The panel that advises the Food and Drug Administration on vaccines rejected the use of a booster dose of the Pfizer COVID-19 vaccine in people younger than 65 on Friday.
Pfizer had petitioned the FDA to approve a third dose of the two-shot vaccine for use in those ages 16 to 65 in the United States about six months after receiving the second dose of the vaccine, but the FDA’s Vaccines and Related Biological Products Advisory Committee voted 16-2 to deny the petition, citing a lack of evidence to show the clear benefit of administering the booster shots to patients with fully functional immune systems. The committee did end up approving third doses of the Pfizer vaccine for people ages 65 and older, the group deemed most susceptible to serious complications and even death due to the disease.
There were two key controversies that informed the decision. The first was whether the effectiveness of the COVID-19 vaccine waned over time against cases of severe COVID-19 and hospitalizations.
There was ample evidence that the vaccine’s efficacy at preventing severe illness dropped over time. Data from the Centers for Disease Control and Prevention show that prior to the delta surge, the vaccine provided between 72% and 97% protection against infection. That fell to 39% to 84% during the surge. Pfizer reported that protection against infection was about 88% shortly after the second dose of the two-shot vaccine was administered. But that fell to 47% after five months.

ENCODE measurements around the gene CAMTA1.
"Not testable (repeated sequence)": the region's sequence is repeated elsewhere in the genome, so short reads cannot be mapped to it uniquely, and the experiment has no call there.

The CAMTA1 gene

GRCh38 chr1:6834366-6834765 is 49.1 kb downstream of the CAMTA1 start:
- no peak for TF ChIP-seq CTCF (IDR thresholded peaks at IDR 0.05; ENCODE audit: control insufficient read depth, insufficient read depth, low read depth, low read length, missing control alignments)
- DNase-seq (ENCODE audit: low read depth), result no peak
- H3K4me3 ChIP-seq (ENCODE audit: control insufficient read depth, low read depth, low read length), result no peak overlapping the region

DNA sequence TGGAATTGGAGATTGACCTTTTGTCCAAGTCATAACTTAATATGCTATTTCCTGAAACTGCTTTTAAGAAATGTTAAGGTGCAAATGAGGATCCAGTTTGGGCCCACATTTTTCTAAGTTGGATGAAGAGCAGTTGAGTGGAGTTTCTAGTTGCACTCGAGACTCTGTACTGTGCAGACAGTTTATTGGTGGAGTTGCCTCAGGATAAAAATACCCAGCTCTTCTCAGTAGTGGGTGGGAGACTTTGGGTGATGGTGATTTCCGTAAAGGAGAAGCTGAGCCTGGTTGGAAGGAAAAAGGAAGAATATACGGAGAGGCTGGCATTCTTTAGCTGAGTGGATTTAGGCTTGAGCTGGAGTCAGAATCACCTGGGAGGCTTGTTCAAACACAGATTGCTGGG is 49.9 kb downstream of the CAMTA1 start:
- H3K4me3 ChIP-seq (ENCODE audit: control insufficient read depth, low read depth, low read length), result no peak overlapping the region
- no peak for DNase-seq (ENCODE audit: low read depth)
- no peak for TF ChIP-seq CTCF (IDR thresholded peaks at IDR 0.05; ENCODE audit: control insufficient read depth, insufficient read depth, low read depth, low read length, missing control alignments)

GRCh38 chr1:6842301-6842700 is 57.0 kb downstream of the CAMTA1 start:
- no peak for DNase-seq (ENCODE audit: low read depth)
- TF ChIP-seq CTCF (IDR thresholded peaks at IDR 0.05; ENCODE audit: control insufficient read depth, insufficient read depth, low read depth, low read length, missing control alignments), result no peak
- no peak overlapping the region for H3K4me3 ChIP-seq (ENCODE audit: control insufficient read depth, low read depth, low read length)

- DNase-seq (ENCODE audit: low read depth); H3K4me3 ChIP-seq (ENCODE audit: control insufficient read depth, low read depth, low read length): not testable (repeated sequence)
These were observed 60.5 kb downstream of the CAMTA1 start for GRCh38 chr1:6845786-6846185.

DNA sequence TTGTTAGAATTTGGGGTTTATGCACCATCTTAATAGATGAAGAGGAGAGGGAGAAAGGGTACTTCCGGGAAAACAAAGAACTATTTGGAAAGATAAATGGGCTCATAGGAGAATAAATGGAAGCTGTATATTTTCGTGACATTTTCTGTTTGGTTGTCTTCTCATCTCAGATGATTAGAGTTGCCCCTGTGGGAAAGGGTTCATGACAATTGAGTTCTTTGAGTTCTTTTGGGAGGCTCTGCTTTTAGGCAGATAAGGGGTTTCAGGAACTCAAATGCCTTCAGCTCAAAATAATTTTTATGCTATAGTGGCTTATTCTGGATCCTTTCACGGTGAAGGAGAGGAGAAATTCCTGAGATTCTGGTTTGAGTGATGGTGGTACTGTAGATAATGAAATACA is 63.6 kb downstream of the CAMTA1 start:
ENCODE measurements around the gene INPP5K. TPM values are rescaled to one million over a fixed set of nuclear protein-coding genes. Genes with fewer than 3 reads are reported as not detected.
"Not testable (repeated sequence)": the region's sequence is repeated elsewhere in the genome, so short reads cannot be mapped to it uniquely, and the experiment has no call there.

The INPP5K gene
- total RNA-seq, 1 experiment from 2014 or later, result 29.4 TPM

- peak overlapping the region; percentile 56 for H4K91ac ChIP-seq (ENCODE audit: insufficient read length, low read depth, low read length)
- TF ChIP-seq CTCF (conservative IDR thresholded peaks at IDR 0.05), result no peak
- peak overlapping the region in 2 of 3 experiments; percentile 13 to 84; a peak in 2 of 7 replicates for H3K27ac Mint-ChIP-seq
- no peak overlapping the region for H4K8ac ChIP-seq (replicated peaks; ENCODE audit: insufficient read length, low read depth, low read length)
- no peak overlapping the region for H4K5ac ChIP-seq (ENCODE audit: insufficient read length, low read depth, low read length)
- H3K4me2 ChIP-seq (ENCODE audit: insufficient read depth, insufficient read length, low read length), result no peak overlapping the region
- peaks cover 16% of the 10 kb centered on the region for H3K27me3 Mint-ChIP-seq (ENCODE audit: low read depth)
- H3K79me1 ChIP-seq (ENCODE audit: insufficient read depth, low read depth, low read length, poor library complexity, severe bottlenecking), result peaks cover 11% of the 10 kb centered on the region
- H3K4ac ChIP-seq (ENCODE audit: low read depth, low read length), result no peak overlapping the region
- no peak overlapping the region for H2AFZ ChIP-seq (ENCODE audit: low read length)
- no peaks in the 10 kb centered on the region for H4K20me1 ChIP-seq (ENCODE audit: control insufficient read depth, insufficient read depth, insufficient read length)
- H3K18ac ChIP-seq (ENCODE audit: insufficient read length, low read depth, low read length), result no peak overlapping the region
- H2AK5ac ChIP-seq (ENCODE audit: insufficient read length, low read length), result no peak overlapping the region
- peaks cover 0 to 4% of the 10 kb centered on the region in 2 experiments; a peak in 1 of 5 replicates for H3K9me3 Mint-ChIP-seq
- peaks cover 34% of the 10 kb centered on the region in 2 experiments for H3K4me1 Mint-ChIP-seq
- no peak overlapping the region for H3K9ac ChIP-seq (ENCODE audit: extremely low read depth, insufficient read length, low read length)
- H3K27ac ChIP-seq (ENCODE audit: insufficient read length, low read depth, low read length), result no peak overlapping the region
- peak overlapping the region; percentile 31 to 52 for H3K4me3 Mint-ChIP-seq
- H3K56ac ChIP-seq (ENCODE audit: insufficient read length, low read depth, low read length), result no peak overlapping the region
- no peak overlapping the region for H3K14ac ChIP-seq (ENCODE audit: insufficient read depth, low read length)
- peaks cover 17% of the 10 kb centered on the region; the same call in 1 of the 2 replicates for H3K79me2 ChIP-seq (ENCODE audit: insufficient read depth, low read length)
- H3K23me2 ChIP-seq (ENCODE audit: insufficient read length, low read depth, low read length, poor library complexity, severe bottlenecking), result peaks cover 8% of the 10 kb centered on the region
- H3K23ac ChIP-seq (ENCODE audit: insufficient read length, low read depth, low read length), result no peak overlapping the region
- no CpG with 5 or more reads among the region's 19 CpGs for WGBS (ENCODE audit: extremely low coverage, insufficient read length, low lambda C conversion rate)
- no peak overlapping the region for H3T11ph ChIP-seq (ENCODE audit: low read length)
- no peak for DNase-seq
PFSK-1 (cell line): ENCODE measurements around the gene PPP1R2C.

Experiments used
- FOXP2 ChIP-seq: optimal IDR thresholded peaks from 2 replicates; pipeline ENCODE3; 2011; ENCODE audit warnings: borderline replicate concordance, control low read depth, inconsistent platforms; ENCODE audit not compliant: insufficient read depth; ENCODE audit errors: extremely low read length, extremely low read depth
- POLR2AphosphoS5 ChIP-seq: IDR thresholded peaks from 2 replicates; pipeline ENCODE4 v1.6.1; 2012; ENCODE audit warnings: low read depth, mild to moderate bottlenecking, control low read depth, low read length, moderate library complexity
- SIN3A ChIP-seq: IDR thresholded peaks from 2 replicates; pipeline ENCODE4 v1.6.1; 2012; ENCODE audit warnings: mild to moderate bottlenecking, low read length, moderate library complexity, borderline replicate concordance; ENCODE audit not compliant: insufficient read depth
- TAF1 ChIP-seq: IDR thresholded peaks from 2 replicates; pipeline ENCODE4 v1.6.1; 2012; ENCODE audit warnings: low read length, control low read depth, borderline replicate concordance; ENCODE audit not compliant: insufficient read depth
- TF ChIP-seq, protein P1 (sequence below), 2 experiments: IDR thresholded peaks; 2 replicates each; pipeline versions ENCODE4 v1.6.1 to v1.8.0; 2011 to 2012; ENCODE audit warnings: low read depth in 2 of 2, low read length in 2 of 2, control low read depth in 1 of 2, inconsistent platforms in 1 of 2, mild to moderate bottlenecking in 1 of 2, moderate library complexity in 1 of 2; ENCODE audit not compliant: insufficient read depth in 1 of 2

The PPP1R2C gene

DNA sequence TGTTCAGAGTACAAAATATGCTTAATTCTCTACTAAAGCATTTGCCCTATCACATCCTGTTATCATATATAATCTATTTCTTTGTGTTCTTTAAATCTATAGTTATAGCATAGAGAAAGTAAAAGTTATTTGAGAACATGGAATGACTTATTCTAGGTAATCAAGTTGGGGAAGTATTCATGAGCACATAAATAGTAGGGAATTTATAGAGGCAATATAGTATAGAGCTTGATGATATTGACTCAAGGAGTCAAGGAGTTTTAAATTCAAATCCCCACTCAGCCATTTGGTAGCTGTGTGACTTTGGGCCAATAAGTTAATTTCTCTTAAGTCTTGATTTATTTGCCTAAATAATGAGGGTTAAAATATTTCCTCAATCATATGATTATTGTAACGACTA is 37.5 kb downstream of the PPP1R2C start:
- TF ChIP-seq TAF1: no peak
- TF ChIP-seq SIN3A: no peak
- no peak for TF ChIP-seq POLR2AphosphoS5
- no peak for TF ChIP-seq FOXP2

Dr. Michael Kurilla, director of the Division of Clinical Innovation at the National Institutes of Health, seemed to speak for many on the panel in saying that most of the focus had been on the waning of antibodies, which prevent infection, and not enough on B and T cells, which prevent hospitalization and severe disease.
“So, it’s unclear that everyone needs to be boosted other than a subset of the population that's clearly at high risk for severe disease,” Kurilla said.
Another controversy concerned the safety of the third dose. Pfizer data showed that in the trials of the third dose of its vaccine, the side effects were no worse than those after a second dose, but that was based on only 300 patients.
“That’s a small number of people,” said Dr. Paul Offit, director of the Vaccine Education Center and an attending physician in the Division of Infectious Diseases at the Children's Hospital of Philadelphia.
Dr. Doran Fink, deputy director of the Division of Vaccines and Related Products Applications at the FDA, worried that the data was insufficient to determine whether younger people would suffer higher rates of heart inflammation known as myocarditis and pericarditis. The CDC had previously found a link between the Pfizer and Moderna vaccines and heart inflammation in people under age 30.
The FDA has only authorized extra doses for people with weakened immune systems due to underlying medical conditions such as end-stage renal disease and those being treated for cancer. Over 76% of U.S. adults have received at least one dose of a vaccine, totaling more than 211 million people. However, roughly 80 million people have declined to get the shots, putting them at increased risk of becoming seriously ill due to COVID-19.
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Original Author: David Hogberg, Cassidy Morrison
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